Stephanie didn’t blame her ex-husband for any of this. As she saw it, her trajectory of growth had simply veered away from his. She’d tried talking to him about polyamory and what it meant. “He got it intellectually but said it didn’t sound like anything he’d want to do.” They went to counseling, but eventually they decided to divorce. Stephanie and Brian have now been partners — she describes them as “semiromantically involved” — for going on nine years.
Brian and his wife, who sleep in separate bedrooms, are raising two children, 12 and 14. Stephanie has been in the kids’ lives for six years. “At first I was just someone who was an important friend of the family,” she said. Eventually, though, the daughter started affectionately calling her “backup mom,” which Stephanie likes “because it honors the relationship with their own mom but acknowledges that I am a parent-like figure and that if they ever needed me I’d be there for them.”
I asked Stephanie what her own family thought of this arrangement. “My mom tries very hard to be supportive. She’s not always successful. My sister doesn’t try very hard to be supportive.” She recalled one particularly tense occasion when her sister was visiting with her own kids. Brian’s son was celebrating a birthday, so they all went to Medieval Times. “My sister was really unhappy with that, worrying what her kids would think, if they’d be confused. But I felt like, We’re not going to have sex in front of the kids at Medieval Times. We’re just going to eat some mutton. The kids aren’t paying attention to us in that way. And even if they are, what they’re learning is that love is abundant.”
It was a nice idea. In many ways, it was the same one I’d found so seductive when I’d first considered opening my own marriage: an escape from the economizing of emotion, relief from the constant dividing up and parceling out of attention into smaller and smaller units, every family an island with never quite enough natural resources to go around. I’d assumed polyamory was a mode of self-actualization — a thing people did rather than a thing they were. Only as I talked to the people practicing it did I begin to understand that it was as much about the claustrophobia of the nuclear family as it was about sexual expression. Polyamory seemed to promise access to new sources of love, support, and connection, the things that so often seem in short supply.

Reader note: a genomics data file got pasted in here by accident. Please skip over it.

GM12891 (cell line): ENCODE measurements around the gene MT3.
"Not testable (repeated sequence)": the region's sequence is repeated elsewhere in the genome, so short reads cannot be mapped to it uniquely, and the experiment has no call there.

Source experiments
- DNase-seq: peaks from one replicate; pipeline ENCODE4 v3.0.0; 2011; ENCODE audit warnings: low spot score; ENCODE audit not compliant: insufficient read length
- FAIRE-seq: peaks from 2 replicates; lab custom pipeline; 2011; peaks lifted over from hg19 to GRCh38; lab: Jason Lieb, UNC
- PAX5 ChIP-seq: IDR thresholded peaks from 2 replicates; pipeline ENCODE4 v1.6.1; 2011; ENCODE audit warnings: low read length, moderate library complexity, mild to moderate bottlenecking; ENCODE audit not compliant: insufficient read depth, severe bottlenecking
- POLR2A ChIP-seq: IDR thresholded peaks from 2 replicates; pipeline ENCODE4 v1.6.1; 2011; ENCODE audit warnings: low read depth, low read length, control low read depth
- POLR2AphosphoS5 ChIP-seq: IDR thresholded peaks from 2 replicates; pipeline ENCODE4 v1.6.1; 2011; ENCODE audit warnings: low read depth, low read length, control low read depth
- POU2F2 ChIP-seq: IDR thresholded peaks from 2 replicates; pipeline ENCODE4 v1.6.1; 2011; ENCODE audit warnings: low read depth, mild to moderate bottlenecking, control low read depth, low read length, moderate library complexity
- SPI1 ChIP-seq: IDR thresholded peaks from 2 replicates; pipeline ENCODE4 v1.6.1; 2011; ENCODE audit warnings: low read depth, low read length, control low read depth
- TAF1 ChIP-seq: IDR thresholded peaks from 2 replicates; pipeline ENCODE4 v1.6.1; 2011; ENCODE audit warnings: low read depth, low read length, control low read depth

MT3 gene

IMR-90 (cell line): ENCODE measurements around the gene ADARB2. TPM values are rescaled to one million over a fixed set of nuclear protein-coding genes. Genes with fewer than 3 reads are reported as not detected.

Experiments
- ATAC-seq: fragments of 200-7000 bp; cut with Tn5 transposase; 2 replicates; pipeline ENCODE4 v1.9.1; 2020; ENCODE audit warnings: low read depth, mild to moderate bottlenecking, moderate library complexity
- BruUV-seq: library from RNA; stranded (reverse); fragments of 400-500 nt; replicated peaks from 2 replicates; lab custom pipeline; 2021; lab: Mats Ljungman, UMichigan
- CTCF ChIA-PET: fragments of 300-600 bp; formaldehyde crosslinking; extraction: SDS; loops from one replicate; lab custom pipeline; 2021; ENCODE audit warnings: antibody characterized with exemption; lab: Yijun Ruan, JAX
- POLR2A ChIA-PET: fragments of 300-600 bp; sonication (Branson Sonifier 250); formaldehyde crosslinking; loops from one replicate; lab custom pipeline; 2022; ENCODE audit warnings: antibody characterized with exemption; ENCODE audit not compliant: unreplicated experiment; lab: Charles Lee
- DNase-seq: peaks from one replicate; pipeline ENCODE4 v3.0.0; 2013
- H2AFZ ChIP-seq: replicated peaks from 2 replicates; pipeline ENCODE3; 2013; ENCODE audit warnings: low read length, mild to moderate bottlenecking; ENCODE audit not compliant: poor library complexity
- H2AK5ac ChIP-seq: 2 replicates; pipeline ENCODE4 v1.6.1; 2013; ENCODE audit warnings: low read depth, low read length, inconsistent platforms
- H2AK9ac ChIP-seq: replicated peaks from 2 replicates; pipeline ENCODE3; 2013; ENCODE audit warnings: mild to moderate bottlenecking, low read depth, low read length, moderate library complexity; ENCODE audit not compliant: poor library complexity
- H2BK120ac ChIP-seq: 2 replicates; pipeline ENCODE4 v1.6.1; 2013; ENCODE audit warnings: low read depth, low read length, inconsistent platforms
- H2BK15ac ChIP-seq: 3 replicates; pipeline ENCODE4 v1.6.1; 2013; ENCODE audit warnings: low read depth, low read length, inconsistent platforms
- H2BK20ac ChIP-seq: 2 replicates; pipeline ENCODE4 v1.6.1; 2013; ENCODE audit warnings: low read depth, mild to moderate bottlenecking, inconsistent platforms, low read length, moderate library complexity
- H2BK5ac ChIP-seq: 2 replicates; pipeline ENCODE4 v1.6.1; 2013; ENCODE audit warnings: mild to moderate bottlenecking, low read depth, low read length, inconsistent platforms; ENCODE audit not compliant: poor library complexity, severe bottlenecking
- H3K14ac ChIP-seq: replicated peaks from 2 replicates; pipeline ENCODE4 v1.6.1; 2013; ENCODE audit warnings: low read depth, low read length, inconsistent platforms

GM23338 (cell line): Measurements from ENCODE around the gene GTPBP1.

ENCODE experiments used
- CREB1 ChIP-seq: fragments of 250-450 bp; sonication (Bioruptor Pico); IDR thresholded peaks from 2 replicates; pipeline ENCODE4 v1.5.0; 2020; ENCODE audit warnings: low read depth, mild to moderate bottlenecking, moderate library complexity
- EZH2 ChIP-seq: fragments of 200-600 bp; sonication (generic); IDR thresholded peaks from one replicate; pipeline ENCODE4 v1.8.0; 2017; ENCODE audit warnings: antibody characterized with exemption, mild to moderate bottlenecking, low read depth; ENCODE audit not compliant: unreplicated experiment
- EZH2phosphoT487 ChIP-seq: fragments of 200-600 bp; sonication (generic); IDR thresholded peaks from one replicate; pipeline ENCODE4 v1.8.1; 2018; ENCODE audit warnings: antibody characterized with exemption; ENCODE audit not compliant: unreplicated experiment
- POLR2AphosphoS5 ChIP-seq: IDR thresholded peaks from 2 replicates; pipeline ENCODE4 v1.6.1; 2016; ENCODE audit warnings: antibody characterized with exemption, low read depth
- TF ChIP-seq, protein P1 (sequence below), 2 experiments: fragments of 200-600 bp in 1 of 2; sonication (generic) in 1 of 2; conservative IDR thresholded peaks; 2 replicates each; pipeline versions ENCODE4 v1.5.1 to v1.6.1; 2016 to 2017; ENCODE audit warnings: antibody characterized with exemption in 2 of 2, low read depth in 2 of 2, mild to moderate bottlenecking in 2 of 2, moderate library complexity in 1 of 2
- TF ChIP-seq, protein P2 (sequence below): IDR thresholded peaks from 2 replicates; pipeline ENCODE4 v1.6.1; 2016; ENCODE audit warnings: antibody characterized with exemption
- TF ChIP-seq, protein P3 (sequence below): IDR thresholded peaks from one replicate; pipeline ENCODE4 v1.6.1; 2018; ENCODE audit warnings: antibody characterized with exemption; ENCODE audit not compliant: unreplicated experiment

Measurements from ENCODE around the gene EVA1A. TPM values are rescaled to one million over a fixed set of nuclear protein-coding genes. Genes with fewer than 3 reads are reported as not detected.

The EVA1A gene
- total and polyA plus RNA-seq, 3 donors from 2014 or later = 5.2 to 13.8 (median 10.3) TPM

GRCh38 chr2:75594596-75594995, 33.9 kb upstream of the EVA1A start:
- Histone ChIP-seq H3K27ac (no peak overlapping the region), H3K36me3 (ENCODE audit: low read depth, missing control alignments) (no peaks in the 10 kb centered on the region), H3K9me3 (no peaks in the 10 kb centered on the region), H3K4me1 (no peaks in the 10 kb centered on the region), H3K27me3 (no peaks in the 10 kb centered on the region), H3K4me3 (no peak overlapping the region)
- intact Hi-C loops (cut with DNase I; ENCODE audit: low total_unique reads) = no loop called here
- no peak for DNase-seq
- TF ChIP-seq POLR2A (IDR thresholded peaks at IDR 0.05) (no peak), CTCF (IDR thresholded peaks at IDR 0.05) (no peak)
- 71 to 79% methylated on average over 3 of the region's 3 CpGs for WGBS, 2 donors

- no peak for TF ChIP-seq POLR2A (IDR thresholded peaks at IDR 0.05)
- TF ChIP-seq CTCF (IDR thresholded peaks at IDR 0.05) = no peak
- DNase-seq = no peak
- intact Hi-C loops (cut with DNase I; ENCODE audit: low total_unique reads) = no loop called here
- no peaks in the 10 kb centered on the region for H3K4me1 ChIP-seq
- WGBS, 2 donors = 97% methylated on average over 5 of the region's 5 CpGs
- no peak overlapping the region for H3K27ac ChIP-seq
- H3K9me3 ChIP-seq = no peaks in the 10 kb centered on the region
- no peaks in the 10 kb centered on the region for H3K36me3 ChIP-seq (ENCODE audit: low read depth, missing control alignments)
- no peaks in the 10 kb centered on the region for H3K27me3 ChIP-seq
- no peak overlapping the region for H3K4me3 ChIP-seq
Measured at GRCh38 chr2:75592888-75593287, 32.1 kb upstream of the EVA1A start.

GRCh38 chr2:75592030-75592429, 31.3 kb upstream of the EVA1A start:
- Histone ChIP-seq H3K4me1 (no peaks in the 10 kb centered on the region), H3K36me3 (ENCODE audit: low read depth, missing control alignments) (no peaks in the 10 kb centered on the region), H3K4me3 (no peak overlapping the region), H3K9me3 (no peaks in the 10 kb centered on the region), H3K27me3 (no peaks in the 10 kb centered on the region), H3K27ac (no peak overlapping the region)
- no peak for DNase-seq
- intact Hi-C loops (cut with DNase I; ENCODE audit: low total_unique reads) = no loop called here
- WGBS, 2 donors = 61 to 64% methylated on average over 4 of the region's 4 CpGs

Ideologically, at least, I was on board. And yet that night in Pilsen with David, I’d found myself struggling not to cry into my taco. I felt like an impostor in someone else’s home and couldn’t stop asking myself, How did I get here?
The long answer is that when my husband and I opened our marriage, it had been 16 years since I’d experienced what psychologists call the attachment phase of falling in love and what nonmonogamists often refer to as new relationship energy: that feeling of being addicted to a person, of wanting to touch them and talk to them and breathe them in every second of every day. The brain floods with dopamine the way an addict’s does after a fix. It is the best feeling in the world, and it is the feeling that we’re asked to give up when we marry, the feeling we’re told we’re no longer entitled to — and perhaps not without reason. This kind of love is intoxicating, destabilizing, and ultimately fleeting; it burns out fast — even in poly relationships — unless it morphs into something else.
At the time I connected with David, I was already well under its influence with the man I’d been seeing. I felt unmoored and afraid. One polyamorous friend suggested that the only antidote was seeing other people. Polyamory wasn’t just about replacing one all-consuming relationship with another, she said. It was vaster and lighter than that. Polyamorists could have many loves because they never entirely gave themselves over to a single partner, a single bond. “Date,” she told me.
And so I did. Or at least I tried. But sitting at David’s house that evening, I realized I couldn’t. I felt emotionally cold and disconnected. I’m a terrible polyamorist, I thought. After an hour or two, I made an excuse about not feeling well and left quickly, apologizing but not really saying goodbye. David seemed disappointed and a little surprised.
Over the course of the next year, as I began exploring the poly community more purposefully, he and I texted and sometimes sexted halfheartedly, starting and stalling but never gaining momentum. Millennials call the practice breadcrumbing — “the act of sending out flirtatious, but non-committal text messages (ie ‘breadcrumbs’) … in order to lure a sexual partner without expending much effort,” according to Urban Dictionary — and the rest of us would describe it as leading someone on. I suppose that’s what I was doing to David, but in a way, I was also doing it to myself. Loitering in a kind of prepoly purgatory, I was feeling increasingly uncertain about the monogamous relationship on which I’d built my life, and the relationship with the man I was dating, but not at all confident that nonmonogamy was the answer.